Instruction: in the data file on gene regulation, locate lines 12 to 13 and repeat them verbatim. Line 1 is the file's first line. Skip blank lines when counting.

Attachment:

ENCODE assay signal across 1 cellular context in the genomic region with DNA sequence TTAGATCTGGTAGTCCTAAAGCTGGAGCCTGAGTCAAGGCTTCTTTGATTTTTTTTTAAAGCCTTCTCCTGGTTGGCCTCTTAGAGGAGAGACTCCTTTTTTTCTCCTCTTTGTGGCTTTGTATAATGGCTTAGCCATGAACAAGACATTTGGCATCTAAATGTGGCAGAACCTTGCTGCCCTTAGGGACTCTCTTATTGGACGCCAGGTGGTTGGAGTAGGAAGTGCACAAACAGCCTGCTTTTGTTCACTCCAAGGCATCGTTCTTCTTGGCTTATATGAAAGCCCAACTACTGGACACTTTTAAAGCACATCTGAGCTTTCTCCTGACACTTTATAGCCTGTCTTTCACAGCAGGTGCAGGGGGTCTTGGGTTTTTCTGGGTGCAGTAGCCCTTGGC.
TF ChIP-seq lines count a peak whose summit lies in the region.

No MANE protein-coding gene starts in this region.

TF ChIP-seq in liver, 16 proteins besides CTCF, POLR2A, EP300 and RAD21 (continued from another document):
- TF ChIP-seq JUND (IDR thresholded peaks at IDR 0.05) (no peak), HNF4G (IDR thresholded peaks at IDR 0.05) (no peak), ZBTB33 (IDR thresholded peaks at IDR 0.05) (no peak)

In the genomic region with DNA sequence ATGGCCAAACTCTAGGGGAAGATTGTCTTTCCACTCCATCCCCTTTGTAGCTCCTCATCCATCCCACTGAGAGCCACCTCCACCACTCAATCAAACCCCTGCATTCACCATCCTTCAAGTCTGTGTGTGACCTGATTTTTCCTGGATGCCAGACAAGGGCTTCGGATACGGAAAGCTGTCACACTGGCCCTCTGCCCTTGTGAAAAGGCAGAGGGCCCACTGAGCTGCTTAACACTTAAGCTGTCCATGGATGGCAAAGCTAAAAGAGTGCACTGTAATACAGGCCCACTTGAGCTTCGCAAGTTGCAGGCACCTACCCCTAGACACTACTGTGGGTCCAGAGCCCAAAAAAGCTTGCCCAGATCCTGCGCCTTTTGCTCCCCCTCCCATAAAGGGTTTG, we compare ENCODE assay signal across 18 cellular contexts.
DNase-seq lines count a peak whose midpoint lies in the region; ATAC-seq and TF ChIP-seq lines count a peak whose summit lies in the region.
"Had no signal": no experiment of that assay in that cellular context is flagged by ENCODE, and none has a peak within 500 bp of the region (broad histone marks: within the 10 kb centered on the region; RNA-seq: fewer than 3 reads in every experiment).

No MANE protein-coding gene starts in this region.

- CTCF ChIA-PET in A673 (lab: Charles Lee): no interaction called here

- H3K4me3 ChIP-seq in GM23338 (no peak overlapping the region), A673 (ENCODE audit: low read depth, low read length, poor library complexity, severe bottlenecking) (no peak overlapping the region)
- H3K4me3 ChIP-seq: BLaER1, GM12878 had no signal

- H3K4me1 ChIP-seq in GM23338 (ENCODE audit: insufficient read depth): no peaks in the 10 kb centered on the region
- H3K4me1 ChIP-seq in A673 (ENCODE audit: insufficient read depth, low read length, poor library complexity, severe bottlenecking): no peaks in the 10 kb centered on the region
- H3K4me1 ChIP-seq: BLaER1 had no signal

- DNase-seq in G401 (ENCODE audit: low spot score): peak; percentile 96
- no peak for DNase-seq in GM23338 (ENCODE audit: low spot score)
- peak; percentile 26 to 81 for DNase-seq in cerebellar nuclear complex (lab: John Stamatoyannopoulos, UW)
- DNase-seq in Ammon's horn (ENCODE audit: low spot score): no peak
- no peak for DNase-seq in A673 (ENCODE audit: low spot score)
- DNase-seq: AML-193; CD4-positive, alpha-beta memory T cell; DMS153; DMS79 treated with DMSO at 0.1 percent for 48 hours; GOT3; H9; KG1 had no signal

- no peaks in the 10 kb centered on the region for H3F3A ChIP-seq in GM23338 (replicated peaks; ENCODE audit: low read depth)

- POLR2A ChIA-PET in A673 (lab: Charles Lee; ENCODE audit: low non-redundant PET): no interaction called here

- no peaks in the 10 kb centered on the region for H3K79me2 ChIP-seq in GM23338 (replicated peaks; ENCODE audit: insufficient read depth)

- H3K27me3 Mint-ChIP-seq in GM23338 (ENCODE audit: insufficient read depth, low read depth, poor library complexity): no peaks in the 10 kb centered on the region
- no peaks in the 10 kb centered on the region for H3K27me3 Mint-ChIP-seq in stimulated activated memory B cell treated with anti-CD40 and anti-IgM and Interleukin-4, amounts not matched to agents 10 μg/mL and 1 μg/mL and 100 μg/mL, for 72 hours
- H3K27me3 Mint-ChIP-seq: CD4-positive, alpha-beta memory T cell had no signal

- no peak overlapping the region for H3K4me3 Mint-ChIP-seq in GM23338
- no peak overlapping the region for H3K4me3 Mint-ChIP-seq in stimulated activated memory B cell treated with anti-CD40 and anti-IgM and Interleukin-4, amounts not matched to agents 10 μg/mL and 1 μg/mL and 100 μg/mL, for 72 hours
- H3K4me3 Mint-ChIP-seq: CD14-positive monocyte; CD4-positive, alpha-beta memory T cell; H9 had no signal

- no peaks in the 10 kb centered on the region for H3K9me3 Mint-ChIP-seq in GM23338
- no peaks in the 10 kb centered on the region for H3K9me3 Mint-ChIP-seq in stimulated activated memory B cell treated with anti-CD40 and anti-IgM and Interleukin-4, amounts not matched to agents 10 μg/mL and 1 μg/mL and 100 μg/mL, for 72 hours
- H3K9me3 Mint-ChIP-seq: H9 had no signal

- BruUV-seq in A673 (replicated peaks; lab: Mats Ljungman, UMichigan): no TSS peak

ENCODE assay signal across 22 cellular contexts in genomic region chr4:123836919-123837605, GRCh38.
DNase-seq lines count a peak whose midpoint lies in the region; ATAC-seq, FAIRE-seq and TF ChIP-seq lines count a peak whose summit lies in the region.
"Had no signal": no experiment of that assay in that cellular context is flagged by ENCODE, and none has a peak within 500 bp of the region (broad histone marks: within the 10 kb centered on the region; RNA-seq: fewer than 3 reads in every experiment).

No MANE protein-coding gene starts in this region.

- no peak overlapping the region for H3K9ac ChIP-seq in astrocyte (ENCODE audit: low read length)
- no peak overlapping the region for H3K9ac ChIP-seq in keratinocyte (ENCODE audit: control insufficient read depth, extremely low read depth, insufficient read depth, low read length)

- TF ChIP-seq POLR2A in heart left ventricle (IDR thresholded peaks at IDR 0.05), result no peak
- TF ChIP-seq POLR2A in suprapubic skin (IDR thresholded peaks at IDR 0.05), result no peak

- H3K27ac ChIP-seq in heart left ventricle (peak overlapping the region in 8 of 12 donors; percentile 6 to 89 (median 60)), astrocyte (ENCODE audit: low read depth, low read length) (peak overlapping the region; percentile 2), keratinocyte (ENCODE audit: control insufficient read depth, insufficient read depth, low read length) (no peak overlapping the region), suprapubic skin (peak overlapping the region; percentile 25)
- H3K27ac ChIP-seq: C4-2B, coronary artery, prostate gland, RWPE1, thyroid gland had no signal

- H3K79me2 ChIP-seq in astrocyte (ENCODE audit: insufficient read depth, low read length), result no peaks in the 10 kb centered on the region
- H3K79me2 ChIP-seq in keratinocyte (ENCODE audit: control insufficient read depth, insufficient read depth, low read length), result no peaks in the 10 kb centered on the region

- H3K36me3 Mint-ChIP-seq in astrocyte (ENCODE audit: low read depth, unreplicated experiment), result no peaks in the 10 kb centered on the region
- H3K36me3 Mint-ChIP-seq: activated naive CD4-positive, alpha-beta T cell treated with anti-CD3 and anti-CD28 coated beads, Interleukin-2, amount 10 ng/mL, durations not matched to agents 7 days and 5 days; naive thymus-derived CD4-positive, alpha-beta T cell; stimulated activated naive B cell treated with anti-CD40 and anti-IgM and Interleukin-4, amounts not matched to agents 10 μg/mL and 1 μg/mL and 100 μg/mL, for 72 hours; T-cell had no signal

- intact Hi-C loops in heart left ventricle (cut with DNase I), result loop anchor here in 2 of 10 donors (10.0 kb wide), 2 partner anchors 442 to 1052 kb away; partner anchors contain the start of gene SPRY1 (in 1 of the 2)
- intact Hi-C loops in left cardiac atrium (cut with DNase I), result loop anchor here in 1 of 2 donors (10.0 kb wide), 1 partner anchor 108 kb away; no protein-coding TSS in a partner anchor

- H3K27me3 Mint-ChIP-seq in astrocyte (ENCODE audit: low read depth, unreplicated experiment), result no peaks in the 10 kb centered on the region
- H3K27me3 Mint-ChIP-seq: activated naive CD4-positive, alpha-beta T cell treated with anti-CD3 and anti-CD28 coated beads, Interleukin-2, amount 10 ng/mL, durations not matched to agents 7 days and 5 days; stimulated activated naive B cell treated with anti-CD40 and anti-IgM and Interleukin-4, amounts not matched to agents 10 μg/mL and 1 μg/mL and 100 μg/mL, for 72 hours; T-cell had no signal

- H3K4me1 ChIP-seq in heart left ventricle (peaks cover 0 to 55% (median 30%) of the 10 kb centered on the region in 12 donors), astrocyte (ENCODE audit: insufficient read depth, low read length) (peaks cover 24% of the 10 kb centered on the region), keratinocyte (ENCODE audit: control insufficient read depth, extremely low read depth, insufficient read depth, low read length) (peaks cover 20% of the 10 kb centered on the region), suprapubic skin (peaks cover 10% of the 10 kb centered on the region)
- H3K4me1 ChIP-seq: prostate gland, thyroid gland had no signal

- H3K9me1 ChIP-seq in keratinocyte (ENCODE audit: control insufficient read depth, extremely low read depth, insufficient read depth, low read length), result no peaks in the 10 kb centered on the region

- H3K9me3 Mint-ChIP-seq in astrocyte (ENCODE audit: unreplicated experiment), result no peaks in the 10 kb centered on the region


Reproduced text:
- H3K4me3 ChIP-seq: BLaER1, GM12878 had no signal

- H3K4me1 ChIP-seq in GM23338 (ENCODE audit: insufficient read depth): no peaks in the 10 kb centered on the region